[at-l] Sistine

rcli4 at comcast.net rcli4 at comcast.net
Wed Dec 24 14:40:07 CST 2014


where is the duck soup?  I like duck soup. 

----- Original Message -----

From: "Felix J" <athiker at smithville.net> 
To: "at-l" <AT-L at backcountry.net> 
Sent: Tuesday, December 23, 2014 7:36:05 AM 
Subject: [at-l] Sistine 

12/23/98 
Roaring Fork Shelter 

The next morning (12/23) he got up and left early. I talked 
to him from the 
comfort of my sleeping bag. I finally got up and left at 
around 9ish. 
Almost the second I left the shelter it started drizzling. 
It was 
raining steadily by the time I started up Max Patch. The 
winds picked 
up, as usual. The Smokys were now clearly visible. Clearly 
visible in 
the sense that I could see that they were socked in. It was an 
incredible feeling to be looking at those mountains knowing 
that the 
next day I would be entering the Granddaddy of them all. As 
I climbed 
higher on the side of Max Patch, the winds and rains 
increased. Then, as 
I was 50 yards from what appears to be the summit, Brother 
Cain's "Fools 
Shine On" rockin' my head-setted world, 
"BEEEEEEEEEEEEPPPPPPPPPPP!!!!! 
ERRRRR!!! ERRRRR!!!! ERRRRRRR!!!! This is a warning. The 
National 
Weather Service has issued a Severe Winter Storm Warning for 
all of 
Western Carolina and Eastern Tennessee." I could not have 
been more Western Carolinaed and Eastern Tennesseed than I 
was, as I was standing on the state line. What a rush to be 
standing 
on Max Patch, looking at the Smokes, and hear that kind of 
weather report, 
while watching it get ready to happen. Incredible. 

I picked up the pace considerably after that. I stopped for 
a break at 
Groundhog Creek Shelter. I was freezing, wet. Again, my 
hands, fingers 
and arms couldn't work the way they're supposed to. I knew I 
was either 
staying there, or getting out of there soon. Too cold for 
standing 
around. I headed up Snowbird in a steady, heavy rain. I 
almost regretted 
leaving the shelter until I remembered that I could try to 
get to Mt. 
Moma's instead of Davenport Gap Shelter. "Hmmm, cheeseburgers" I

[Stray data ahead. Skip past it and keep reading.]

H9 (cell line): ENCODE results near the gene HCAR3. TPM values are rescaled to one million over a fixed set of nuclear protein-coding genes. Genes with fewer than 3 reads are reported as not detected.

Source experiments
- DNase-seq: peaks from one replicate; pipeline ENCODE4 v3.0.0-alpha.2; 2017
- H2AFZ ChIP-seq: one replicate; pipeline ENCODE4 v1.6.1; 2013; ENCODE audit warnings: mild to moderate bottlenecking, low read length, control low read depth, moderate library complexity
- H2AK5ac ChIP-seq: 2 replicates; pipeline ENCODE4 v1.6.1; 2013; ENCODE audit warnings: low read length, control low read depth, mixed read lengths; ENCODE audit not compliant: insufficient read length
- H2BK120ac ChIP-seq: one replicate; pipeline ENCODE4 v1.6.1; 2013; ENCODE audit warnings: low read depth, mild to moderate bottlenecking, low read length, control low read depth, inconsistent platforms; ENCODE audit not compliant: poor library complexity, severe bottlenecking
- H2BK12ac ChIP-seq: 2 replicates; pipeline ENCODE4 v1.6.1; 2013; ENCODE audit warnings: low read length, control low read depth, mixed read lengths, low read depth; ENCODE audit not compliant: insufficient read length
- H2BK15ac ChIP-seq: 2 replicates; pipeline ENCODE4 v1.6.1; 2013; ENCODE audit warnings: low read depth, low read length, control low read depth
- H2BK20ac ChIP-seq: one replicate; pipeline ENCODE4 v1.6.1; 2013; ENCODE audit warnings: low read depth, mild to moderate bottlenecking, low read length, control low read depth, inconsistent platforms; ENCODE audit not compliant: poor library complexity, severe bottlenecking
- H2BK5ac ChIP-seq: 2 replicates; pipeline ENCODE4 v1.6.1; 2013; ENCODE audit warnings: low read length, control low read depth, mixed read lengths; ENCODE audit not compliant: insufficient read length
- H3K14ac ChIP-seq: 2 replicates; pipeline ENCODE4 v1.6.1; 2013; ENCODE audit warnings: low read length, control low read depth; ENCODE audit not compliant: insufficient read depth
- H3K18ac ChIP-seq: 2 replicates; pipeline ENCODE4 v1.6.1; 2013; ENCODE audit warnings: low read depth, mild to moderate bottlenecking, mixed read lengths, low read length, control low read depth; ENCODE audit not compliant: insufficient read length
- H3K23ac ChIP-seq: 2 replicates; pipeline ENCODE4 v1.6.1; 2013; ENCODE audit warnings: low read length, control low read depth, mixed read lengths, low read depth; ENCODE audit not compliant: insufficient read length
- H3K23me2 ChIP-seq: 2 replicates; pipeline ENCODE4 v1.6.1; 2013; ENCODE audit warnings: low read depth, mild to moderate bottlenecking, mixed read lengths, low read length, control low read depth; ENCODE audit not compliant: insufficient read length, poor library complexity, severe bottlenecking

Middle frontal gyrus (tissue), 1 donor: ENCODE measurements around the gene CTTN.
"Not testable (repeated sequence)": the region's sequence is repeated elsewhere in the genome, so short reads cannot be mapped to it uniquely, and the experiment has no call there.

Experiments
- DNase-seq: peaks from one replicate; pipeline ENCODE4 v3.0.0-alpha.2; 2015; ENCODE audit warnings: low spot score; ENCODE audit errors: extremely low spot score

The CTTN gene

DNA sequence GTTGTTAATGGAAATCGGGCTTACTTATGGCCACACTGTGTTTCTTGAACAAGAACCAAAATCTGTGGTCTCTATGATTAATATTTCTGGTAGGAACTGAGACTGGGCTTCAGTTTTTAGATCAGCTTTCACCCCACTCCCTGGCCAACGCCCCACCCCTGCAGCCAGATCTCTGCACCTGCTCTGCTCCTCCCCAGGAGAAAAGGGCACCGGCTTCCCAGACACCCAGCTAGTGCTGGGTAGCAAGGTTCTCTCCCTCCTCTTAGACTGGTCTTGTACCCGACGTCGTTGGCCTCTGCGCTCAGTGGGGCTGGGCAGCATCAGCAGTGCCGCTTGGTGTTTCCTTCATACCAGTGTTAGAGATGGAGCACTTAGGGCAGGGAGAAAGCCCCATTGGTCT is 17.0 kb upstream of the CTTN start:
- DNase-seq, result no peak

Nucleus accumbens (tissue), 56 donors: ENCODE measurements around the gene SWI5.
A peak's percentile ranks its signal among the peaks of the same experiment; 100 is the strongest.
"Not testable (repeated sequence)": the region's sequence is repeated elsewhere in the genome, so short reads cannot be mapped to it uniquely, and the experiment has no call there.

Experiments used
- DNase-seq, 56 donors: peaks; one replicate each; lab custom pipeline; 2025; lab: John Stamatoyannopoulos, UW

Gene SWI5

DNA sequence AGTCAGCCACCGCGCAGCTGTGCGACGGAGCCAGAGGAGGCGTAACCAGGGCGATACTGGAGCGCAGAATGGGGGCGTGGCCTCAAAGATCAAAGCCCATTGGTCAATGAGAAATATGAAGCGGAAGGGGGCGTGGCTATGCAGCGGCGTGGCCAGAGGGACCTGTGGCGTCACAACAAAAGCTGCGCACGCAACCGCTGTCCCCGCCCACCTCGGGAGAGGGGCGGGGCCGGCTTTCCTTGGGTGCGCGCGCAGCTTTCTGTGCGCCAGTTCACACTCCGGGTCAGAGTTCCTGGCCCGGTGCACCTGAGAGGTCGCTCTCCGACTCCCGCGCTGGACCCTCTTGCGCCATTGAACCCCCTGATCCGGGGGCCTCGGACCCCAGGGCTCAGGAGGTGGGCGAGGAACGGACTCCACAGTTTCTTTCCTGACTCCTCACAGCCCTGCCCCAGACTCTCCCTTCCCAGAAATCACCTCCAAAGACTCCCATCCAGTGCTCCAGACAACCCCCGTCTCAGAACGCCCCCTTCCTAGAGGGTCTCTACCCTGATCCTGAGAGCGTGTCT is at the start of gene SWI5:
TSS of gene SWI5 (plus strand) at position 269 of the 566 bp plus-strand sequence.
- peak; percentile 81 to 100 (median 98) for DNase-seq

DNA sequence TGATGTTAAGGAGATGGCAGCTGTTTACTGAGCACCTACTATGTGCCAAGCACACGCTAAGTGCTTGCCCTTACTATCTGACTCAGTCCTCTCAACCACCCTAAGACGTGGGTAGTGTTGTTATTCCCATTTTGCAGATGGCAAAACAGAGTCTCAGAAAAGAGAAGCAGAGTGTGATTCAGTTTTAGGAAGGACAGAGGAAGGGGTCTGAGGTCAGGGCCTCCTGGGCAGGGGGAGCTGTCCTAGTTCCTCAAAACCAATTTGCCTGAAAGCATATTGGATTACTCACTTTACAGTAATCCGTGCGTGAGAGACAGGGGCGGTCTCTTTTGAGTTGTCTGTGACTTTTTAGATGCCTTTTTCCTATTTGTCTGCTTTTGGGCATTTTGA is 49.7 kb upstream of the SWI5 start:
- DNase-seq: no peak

thought. Cheeseburgers, indeed. I trudged on. It was a 
little after 4:00 
when I crossed under I-40. When I got back into the woods, 
the clouds 
and rhododendrons made it look much later. When I got to 
Davenport Gap, 
it was dark. I stood on the gravel road, cold rain falling, 
Smokys mere 
feet in front of me. "Felix" said the cheeseburger. "Yes?" I 
replied. 
"Go to the light, boy". As I walked down the muddy road, I 
could feel 
the magnificence of the Smokys to my right. I could smell 
them. It was 
wonderful. 

I walked what seemed like 6 hours in that rain and fog. It 
was only 
about 45 minutes, though. When I could finally see the 
lights of Mt. 
Moma's through the fog, I was happy. I walked in the door at 
15 minutes 
'til 6. Every eye in the place was on me. A long-haired, 
long-bearded, 
soaking wet hiker walks in an hour after dark? He's crazy. 
God, I love 
being crazy. 

"You got someplace where hikers stay?" I asked the silent room. 
"Well, there's the bunkhouse," a bewildered woman said with 
bewilderment. 
She said something to the man next to her and he left the room. 
"Go to the pink bunkhouse and I'll get you a plate of food." 
"How about one of those Texas Cheeseburgers" I thought. 
Well, I liked 
the thought of it so well that I said it, too. 
"The grille's closed. I'll get you a plate of food." 

I went outside to wander around the parking lot in the 
pea-soup fog and 
rain. I saw the bunkhouses, but couldn't tell which one was 
pink. 
Finally, the man who had left the room walked up with a 
flashlight and 
space heater and directed me to the pink bunkhouse. He told 
me to put on 
some dry cloths and come back inside and get my food. I did. 
I looked at 
the disposable cameras on the counter. I could not buy one. 
Luck was 
taunting me. It knew that I had $11. It knew that my 'room' 
was $10. It 
knew that Mt. Moma took no credit card. I took the single 
remaining 
dollar and bought a Pepsi. I took my Pepsi and a picnic 
basket of food 
with me back to the bunkhouse. 

I cuddled up next to that space heater and ate. Ham, sweet 
potatoes, 
dressing, green beans, cranberry sauce, rolls and the best 
cupcake I've 
ever had. Easily, this was the most special Christmas Dinner 
of my life. 
It was in a room no bigger than 10X10. I sat on the floor. I 
ate alone. 
After dinner, I took a long, hot shower. Life was good. This 
night will 
remain as one of the most special nights of the hike, and my 
life. 



(Disclaimer: This is not open for comparison with anyone's 
girlfriend and his/her hike. This is just about my hike, 
which was very special to me....whether it was to anyone 
else, or not. Duck soup.) 

-- 
Felix J. McGillicuddy 
ME-->GA '98 
"Your Move" 
ALT '03 KT '03 
http://Felixhikes.tripod.com/ 


_______________________________________________ 
at-l mailing list 
at-l at mailman.backcountry.net 
http://patsy.hack.net/mailman/listinfo/at-l 

-------------- next part --------------
An HTML attachment was scrubbed...
URL: http://patsy.hack.net/pipermail/at-l/attachments/20141224/106f67fb/attachment.html 


More information about the at-l mailing list